Cognitive Decline

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Cognitive Decline and Aging

As we age, our brains change, but this does not mean that Alzheimer’s disease, cognitive decline, and dementia have to be inevitable. As the brain ages, it loses its ability to perform certain tasks, resulting in reduced memory capacity, weaker motor skills, and slower cognitive processes. Conditions like stroke or dementia often accelerate age-related cognitive decline.

As we age, both gray and white matter diminishes in size; as a result of this process, changes occur within neurons that affect gene expression, energy metabolism, calcium levels, and protein production. Yet some people remain unaffected by the effects of aging on the brain- their brains retain an adequate volume with no loss in function or activity.

The factors contributing to successful aging with strong cognitive abilities vary. Genetic inheritance, environmental exposures, and strong personal relationships are significant components for preserving healthy cognitive functioning as we age.

The Root Cause of Cognitive Decline

Among the most dreaded aging-related ailments, cognitive decline, including Alzheimer’s disease, is a top fear for many people. Losing one’s memories and mind are among the cruelest conditions brought on by the passing of time. The facts show an alarming trend: death from neurological-related illnesses has escalated in affluent countries worldwide.

In the US, for example, the number of deaths from Alzheimer’s disease and other dementias has more than doubled since 2000.  In light of this reality, our physicians attempt to identify what is causing this cognitive decline and how to best treat or prevent it from occurring.

When cognitive decline strikes, the source of its origin may be concealed in our past. Cognitive decline can result from an array of potential issues, including:

  • Genetics
  • Environmental toxins
  • Nutritional deficiencies
  • Head Trauma
  • Emotional Trauma
  • Alcohol consumption
  • Radiation exposure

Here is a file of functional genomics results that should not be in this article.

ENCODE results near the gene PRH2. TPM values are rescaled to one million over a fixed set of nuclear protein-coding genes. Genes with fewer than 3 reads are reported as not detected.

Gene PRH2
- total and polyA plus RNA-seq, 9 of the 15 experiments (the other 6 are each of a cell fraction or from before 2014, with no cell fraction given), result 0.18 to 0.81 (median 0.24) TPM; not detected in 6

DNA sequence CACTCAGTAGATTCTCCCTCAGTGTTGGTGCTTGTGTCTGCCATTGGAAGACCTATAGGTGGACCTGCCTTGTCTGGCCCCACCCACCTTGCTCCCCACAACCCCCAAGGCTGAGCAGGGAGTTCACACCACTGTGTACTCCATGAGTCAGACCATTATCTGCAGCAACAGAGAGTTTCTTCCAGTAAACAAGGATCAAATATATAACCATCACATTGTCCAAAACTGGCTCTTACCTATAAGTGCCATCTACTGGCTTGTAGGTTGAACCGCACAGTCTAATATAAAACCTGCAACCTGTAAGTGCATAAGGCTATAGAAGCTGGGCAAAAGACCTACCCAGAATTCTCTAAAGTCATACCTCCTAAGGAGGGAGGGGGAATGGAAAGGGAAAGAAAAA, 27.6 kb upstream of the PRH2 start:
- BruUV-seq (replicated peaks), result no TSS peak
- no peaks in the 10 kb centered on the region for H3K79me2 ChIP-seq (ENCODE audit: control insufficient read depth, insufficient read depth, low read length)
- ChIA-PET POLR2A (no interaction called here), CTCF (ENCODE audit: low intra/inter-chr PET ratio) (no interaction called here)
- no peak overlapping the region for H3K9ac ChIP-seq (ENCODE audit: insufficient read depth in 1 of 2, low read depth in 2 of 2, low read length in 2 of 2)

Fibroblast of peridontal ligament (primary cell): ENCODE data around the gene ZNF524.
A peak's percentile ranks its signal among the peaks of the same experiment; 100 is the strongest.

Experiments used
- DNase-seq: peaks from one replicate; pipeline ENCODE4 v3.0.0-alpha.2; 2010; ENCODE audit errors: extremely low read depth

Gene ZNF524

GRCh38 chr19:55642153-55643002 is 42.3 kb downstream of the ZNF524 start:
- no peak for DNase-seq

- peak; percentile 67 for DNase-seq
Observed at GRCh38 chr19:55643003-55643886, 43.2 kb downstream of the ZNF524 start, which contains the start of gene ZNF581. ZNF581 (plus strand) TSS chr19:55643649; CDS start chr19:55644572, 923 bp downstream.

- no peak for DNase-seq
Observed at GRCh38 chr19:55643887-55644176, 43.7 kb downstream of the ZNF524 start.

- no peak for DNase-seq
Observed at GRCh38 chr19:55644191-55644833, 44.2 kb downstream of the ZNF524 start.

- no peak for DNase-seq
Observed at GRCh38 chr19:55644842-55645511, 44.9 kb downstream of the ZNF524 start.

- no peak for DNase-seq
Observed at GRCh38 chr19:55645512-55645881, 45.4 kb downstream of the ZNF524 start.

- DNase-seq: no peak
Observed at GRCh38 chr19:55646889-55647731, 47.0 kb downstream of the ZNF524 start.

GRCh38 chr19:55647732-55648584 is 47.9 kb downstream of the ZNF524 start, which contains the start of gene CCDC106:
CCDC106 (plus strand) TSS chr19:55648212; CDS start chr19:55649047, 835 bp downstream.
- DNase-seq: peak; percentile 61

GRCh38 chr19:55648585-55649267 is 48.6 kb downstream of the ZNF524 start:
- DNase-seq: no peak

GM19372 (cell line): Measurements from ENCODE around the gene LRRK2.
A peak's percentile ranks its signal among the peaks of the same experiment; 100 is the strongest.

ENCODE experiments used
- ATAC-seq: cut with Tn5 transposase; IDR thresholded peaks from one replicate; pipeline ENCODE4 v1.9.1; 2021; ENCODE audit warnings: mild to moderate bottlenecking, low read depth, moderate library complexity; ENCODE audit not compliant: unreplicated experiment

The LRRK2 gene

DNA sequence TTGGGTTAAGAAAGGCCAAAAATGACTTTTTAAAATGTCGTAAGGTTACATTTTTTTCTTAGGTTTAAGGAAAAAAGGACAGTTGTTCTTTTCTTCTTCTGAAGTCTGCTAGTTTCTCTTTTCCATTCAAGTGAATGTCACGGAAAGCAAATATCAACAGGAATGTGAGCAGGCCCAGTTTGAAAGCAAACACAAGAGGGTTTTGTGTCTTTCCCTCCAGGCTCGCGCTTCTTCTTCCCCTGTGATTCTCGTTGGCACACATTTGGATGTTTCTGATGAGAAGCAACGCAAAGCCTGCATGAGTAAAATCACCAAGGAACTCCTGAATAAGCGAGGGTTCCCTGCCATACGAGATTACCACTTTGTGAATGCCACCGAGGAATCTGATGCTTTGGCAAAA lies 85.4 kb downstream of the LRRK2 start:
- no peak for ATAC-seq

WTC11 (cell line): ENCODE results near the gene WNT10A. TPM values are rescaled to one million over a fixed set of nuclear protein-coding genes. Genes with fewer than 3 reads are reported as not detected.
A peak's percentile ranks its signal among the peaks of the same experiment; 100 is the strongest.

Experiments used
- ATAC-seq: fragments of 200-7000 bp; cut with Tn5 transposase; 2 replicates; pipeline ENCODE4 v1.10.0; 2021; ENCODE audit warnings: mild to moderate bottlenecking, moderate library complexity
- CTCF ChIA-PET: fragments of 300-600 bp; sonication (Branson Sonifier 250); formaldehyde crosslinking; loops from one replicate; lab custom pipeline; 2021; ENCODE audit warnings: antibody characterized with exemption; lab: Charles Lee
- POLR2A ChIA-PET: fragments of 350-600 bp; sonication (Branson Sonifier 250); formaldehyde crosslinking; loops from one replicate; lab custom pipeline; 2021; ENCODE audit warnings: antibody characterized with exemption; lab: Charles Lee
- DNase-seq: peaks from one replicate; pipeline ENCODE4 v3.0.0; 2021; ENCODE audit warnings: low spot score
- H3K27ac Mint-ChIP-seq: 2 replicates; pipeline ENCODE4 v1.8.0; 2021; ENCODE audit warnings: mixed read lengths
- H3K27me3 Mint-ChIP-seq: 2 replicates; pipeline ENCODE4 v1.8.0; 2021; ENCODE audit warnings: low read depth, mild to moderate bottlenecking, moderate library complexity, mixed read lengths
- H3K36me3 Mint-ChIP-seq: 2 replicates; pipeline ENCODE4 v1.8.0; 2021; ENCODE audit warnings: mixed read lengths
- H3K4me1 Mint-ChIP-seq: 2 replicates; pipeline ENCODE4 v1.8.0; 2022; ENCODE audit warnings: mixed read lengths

• Infections
  • Dysbiosis

Any trauma your body has ever encountered can harm your brain functions. Therefore, it’s crucial to consider all these factors when attempting to restore or maintain optimal neurological functioning as you age. Only by taking an encompassing approach toward both your body and your brain will you be able to notice life-changing results.

With a better understanding of the root causes of cognitive decline, our providers can work to alleviate or prevent its effects. The current research points to many etiologies underlying cognitive decline; this includes diseases such as Alzheimer’s and Parkinson’s, which are caused by changes in brain structure and function. Other factors—including lifestyle choices—can also contribute to the development of cognitive decline.

Treating Cognitive Decline

Longevity Medicine focuses on the multiple causes of neurologic decline and intervenes where possible. The aim is to slow down or prevent the underlying causes of aging-related neurodegeneration.

It is important to note that while some degree of age-related cognitive decline is likely inevitable in all of us, you can take steps to help slow it down or even prevent it from happening altogether. Eating a healthy diet, exercising regularly, detoxification, engaging in social activities, and avoiding alcohol and drug use are all ways to improve your brain health.

Traditional research is directed towards the goal of finding a singular ‘one-pill’ solution for cognitive decline. However, to provide more effective results, our holistic approach combines nutrition with other natural therapies, including:

  • Healthy “brain-friendly” diet